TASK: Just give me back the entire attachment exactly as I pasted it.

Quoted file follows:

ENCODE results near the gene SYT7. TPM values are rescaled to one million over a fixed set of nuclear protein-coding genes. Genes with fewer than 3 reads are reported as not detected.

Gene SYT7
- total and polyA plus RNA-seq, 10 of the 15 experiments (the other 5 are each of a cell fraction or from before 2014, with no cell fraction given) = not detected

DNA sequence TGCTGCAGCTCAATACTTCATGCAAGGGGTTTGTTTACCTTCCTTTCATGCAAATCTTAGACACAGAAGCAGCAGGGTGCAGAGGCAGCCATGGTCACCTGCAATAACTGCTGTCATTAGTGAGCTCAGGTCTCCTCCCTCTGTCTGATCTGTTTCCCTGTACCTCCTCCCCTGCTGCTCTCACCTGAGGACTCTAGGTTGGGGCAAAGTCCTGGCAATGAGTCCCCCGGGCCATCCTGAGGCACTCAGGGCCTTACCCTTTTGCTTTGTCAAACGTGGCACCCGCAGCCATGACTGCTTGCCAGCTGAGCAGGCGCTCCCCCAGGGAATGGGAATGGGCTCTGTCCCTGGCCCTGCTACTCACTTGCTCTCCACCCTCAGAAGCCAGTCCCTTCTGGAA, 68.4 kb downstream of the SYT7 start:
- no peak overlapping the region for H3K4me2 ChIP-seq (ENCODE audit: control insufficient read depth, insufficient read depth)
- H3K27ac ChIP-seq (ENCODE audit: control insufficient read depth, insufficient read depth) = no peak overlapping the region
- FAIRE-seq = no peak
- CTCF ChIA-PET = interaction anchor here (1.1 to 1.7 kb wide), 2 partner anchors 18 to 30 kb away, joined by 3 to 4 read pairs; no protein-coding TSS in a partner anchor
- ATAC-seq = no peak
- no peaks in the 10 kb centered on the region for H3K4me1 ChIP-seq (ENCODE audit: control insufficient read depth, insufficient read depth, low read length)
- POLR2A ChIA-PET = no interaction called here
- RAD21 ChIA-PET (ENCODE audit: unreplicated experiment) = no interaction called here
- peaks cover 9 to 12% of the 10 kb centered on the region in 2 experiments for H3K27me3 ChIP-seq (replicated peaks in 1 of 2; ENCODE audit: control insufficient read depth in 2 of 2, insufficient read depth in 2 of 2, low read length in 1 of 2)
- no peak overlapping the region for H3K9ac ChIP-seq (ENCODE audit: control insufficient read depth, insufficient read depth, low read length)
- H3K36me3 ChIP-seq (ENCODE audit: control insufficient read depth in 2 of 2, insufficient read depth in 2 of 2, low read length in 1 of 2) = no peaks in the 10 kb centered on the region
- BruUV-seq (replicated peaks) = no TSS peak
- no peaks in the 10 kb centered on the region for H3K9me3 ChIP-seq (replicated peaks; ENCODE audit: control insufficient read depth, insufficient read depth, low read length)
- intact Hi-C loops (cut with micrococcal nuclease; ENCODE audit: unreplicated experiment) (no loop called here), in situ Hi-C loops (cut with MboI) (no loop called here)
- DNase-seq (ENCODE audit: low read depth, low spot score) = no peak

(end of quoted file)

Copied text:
ENCODE results near the gene SYT7. TPM values are rescaled to one million over a fixed set of nuclear protein-coding genes. Genes with fewer than 3 reads are reported as not detected.

Gene SYT7
- total and polyA plus RNA-seq, 10 of the 15 experiments (the other 5 are each of a cell fraction or from before 2014, with no cell fraction given) = not detected

DNA sequence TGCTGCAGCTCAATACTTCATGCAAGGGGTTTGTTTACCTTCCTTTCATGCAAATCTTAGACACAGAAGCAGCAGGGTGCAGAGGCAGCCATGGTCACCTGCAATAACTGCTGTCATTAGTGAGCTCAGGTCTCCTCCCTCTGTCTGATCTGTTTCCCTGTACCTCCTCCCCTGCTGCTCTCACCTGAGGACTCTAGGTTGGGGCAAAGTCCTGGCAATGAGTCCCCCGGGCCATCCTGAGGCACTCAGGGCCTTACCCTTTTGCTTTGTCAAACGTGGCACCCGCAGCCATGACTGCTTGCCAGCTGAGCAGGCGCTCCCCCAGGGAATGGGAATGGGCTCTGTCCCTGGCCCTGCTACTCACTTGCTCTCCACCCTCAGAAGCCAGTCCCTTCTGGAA, 68.4 kb downstream of the SYT7 start:
- no peak overlapping the region for H3K4me2 ChIP-seq (ENCODE audit: control insufficient read depth, insufficient read depth)
- H3K27ac ChIP-seq (ENCODE audit: control insufficient read depth, insufficient read depth) = no peak overlapping the region
- FAIRE-seq = no peak
- CTCF ChIA-PET = interaction anchor here (1.1 to 1.7 kb wide), 2 partner anchors 18 to 30 kb away, joined by 3 to 4 read pairs; no protein-coding TSS in a partner anchor
- ATAC-seq = no peak
- no peaks in the 10 kb centered on the region for H3K4me1 ChIP-seq (ENCODE audit: control insufficient read depth, insufficient read depth, low read length)
- POLR2A ChIA-PET = no interaction called here
- RAD21 ChIA-PET (ENCODE audit: unreplicated experiment) = no interaction called here
- peaks cover 9 to 12% of the 10 kb centered on the region in 2 experiments for H3K27me3 ChIP-seq (replicated peaks in 1 of 2; ENCODE audit: control insufficient read depth in 2 of 2, insufficient read depth in 2 of 2, low read length in 1 of 2)
- no peak overlapping the region for H3K9ac ChIP-seq (ENCODE audit: control insufficient read depth, insufficient read depth, low read length)
- H3K36me3 ChIP-seq (ENCODE audit: control insufficient read depth in 2 of 2, insufficient read depth in 2 of 2, low read length in 1 of 2) = no peaks in the 10 kb centered on the region
- BruUV-seq (replicated peaks) = no TSS peak
- no peaks in the 10 kb centered on the region for H3K9me3 ChIP-seq (replicated peaks; ENCODE audit: control insufficient read depth, insufficient read depth, low read length)
- intact Hi-C loops (cut with micrococcal nuclease; ENCODE audit: unreplicated experiment) (no loop called here), in situ Hi-C loops (cut with MboI) (no loop called here)
- DNase-seq (ENCODE audit: low read depth, low spot score) = no peak